The Seventh Tower #4
Above The Veil
by Garth Nix
Published by Scholastic
Scott's Rating: 4 out of 4
First up, it is important to note that this is NOT a Star Wars book. It is a new series of fantasy books produced by Lucas Books, the publishing division of Lucasfilm. This is the fourth book in The Seventh Tower series.
Tal and Milla are pursued through the lower levels of the castle by Sushin and his henchmen. They escape and hook up with Crow and his friends (seen in the second book). Crow reluctantly leads them to Ebbit, Tal's uncle, who has been in hiding. There they finally put the pieces of the puzzle together and figure out Sushin's plan. He is going to destroy the Veil and allow the Spirit Shadows from the other world to invade their own.
Having reunited Tal with his uncle, Milla returns to the Ice. She must alert the Crones to Sushin's plan and face her punishment for returning from Aenir with a Spiritshadow. But will her fellow Shield Maidens kill her before she can deliver her warning?
Meanwhile, Crow and Tal go on a mission to recover one of the Keystones, one of the sunstones keeping the Veil intact. If they can snatch it before Sushin, they can foil his plan. However, Tal is suspicious of Crow's motivations for joining him. They make the perilous climb up the tower to again face the rogue Keeper Spiritshadow.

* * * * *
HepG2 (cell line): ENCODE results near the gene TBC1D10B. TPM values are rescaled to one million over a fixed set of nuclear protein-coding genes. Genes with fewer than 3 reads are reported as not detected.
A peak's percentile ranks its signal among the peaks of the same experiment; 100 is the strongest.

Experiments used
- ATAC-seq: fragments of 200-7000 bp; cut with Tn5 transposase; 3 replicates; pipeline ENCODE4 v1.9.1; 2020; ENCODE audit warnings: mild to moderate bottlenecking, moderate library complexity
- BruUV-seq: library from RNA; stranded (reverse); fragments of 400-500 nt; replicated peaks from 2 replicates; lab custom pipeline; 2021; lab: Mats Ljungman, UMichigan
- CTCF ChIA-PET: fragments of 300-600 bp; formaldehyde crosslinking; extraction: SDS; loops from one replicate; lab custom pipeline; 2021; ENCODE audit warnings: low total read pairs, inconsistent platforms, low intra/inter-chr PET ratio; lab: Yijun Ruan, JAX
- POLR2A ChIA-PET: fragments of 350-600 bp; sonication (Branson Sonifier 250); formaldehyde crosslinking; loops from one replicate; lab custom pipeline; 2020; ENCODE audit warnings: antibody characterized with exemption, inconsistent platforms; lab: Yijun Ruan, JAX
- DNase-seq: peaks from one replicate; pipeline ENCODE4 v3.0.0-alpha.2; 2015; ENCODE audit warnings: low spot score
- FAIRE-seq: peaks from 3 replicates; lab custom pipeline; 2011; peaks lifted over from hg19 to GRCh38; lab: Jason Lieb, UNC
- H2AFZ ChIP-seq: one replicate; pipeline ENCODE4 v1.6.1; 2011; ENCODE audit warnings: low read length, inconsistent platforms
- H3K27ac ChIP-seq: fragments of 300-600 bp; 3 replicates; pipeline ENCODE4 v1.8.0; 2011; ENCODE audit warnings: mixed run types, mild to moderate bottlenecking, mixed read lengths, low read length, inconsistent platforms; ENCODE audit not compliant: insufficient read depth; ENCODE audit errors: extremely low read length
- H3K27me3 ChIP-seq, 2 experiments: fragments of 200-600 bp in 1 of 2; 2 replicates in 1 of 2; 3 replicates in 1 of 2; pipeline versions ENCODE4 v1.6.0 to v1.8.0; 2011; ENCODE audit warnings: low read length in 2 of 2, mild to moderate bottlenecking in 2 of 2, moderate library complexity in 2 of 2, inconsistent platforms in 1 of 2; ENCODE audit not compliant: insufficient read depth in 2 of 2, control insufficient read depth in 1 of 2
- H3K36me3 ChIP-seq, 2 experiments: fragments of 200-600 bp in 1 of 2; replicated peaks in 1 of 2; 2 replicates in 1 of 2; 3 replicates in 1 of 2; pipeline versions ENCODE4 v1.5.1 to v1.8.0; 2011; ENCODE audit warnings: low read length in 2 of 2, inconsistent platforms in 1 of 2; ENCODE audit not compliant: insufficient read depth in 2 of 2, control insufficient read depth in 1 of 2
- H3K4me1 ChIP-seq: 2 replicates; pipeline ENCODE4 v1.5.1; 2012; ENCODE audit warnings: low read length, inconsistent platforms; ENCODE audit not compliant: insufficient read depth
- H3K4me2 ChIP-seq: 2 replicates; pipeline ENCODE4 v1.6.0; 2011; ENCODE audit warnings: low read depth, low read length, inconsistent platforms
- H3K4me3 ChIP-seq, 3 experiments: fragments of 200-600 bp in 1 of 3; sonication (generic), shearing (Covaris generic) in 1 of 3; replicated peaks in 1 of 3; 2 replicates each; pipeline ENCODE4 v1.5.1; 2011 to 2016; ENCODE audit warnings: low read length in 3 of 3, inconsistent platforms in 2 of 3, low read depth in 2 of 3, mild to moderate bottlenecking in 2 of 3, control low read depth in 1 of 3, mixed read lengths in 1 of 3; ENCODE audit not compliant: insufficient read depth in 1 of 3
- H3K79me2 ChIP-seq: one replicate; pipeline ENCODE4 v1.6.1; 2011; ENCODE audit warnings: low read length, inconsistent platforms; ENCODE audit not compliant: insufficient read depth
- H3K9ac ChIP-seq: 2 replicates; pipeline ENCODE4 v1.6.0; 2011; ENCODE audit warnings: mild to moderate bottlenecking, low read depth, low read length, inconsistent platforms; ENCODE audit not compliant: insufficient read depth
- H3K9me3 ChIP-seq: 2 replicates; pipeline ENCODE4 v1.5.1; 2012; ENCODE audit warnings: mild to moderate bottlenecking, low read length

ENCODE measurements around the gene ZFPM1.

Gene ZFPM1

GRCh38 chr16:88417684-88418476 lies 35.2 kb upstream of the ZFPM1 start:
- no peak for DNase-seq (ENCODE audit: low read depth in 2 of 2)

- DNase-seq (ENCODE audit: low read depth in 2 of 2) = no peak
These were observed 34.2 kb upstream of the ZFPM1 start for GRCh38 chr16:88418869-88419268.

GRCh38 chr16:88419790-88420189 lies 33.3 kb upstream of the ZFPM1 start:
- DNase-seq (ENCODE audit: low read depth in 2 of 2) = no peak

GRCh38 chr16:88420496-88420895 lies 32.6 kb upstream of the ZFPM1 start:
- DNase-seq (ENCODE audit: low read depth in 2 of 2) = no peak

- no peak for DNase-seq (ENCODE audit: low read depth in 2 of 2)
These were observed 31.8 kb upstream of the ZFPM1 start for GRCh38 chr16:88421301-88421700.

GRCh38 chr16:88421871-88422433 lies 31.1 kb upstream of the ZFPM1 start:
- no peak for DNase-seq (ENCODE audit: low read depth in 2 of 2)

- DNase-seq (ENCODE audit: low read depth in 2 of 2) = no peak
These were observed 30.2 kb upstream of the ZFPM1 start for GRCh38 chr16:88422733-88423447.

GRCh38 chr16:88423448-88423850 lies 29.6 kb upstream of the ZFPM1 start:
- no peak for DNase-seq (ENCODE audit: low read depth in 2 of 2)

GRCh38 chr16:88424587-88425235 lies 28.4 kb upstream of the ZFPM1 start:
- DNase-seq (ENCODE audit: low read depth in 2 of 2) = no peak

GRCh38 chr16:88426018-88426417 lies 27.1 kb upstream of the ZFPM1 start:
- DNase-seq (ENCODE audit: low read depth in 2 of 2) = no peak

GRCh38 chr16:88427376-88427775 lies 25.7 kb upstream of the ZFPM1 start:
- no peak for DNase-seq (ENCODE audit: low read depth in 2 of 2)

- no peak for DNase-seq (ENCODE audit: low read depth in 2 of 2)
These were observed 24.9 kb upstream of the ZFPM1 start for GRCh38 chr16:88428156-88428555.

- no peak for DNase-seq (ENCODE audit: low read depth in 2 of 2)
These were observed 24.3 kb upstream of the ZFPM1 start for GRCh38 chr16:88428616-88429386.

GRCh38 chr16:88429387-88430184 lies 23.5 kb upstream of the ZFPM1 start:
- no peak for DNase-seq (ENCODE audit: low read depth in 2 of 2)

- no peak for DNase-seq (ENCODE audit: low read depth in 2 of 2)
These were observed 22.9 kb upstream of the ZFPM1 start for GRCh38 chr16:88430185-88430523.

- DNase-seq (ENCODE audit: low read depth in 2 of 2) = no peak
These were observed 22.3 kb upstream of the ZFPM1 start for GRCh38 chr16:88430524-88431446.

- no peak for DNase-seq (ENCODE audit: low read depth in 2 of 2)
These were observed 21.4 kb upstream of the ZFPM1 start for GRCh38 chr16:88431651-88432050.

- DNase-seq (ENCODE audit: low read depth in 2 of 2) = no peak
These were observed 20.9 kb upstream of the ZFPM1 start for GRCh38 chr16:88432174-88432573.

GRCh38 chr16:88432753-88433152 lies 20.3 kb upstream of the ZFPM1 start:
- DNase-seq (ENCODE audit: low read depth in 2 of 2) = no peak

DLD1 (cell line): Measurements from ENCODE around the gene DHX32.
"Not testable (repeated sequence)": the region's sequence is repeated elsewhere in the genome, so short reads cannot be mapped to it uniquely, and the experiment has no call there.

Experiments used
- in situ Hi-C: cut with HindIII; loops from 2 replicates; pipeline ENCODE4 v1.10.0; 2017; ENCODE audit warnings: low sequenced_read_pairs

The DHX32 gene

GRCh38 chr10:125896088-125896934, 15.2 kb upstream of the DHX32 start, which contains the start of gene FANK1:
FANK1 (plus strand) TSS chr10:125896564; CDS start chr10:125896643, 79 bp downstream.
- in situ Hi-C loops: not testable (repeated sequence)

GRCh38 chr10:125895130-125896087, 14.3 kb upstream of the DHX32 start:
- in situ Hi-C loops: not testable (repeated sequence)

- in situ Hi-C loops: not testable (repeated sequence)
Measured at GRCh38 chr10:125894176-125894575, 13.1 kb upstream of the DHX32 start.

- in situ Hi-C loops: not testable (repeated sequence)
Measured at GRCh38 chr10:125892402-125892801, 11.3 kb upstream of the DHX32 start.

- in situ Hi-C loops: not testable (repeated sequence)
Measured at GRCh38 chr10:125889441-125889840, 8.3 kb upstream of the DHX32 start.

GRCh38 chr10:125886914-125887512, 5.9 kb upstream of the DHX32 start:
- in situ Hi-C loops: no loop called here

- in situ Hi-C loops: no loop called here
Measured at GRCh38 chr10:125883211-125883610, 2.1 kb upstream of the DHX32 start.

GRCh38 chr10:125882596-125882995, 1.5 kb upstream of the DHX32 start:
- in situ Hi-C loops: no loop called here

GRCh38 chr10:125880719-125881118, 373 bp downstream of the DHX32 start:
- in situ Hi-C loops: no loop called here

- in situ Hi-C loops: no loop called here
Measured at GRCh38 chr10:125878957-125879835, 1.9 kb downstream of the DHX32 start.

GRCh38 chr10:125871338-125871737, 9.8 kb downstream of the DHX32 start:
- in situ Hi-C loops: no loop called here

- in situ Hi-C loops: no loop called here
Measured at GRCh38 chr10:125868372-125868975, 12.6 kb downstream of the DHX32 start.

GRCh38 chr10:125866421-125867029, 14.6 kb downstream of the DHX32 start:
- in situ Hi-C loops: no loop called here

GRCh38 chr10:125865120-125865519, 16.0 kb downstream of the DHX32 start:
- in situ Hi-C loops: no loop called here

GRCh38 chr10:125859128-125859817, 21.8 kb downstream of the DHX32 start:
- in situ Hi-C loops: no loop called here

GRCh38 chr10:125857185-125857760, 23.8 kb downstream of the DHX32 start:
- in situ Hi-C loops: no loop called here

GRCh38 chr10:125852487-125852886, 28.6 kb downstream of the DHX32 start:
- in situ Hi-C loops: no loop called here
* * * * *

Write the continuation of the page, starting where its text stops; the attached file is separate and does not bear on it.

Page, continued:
A lot of people wrote me saying this was the best book so far in the series, and I have to agree with them. Now that we firmly understand the rules of this world and everything in it, there's very little time spent on exposition. Every page is devoted to action, intrigue, and moving the plot along. Nix is freed up to flesh out the characters more, too. This makes it a very satisfying read for me personally.
Milla's return to the Icecarls is interesting. We learn a little bit more about those people and their culture. And since they're a rather violent lot, you know there's a good deal of action involved.
There are some more cool and bizarre locations in this story. The group visits a molten crystal lake that is beautiful and deadly. They also fall into a pit filled with large spiders. The final battle in the tower is also impressive. The book leaves off on a cliffhanger. Looks like the next book will be fairly impressive, too, if the trend continues.
If I was going to point out any problems, it would be that everyone Tal hangs out with wants to kill him. First Milla, then Crow. It's kind of the same song and dance all over again. But it's better than them both being close friends, eh? Too bad we have yet to find someone that likes Tal besides his own family.
And why do the characters look like they're wearing nightgowns on the cover? They don't exactly catch the eye of young readers passing by.
I wish the Seventh Tower series had been this engaging from the start. It would have given it a better shot. (Then again, sales may be increasing all the time. I don't know.)